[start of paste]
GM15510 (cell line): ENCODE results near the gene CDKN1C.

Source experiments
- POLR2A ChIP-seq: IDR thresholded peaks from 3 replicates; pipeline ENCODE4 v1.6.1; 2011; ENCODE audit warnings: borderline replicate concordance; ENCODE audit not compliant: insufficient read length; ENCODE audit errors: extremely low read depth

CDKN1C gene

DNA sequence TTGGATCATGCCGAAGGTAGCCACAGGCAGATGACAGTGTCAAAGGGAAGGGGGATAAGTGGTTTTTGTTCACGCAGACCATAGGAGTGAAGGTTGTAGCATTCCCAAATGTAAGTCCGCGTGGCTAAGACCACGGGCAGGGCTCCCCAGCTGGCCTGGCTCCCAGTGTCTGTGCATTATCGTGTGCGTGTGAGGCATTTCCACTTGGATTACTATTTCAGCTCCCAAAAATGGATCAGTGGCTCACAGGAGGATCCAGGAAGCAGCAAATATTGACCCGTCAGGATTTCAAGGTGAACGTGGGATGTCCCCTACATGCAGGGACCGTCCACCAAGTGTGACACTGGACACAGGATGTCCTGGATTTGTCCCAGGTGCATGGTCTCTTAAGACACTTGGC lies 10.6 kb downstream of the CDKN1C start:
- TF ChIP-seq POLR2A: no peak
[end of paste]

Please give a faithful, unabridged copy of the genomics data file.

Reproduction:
GM15510 (cell line): ENCODE results near the gene CDKN1C.

Source experiments
- POLR2A ChIP-seq: IDR thresholded peaks from 3 replicates; pipeline ENCODE4 v1.6.1; 2011; ENCODE audit warnings: borderline replicate concordance; ENCODE audit not compliant: insufficient read length; ENCODE audit errors: extremely low read depth

CDKN1C gene

DNA sequence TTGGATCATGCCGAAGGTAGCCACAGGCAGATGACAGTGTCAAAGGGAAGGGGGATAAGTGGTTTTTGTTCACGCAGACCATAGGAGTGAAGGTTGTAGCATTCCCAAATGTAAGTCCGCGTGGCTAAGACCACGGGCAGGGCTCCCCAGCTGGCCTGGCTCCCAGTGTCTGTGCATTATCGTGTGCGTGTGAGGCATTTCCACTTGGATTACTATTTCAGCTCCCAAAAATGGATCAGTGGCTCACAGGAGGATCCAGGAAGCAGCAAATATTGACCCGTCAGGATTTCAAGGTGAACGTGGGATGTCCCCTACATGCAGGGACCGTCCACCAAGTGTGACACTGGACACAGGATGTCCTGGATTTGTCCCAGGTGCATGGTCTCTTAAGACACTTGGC lies 10.6 kb downstream of the CDKN1C start:
- TF ChIP-seq POLR2A: no peak